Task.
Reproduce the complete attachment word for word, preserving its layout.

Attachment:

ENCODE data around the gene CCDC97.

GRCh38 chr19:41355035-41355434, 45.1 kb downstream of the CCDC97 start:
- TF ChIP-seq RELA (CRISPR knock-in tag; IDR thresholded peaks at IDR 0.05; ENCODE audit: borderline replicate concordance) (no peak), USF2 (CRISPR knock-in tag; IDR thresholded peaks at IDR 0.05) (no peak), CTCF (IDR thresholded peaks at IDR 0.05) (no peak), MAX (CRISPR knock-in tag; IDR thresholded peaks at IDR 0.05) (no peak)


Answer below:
ENCODE data around the gene CCDC97.

GRCh38 chr19:41355035-41355434, 45.1 kb downstream of the CCDC97 start:
- TF ChIP-seq RELA (CRISPR knock-in tag; IDR thresholded peaks at IDR 0.05; ENCODE audit: borderline replicate concordance) (no peak), USF2 (CRISPR knock-in tag; IDR thresholded peaks at IDR 0.05) (no peak), CTCF (IDR thresholded peaks at IDR 0.05) (no peak), MAX (CRISPR knock-in tag; IDR thresholded peaks at IDR 0.05) (no peak)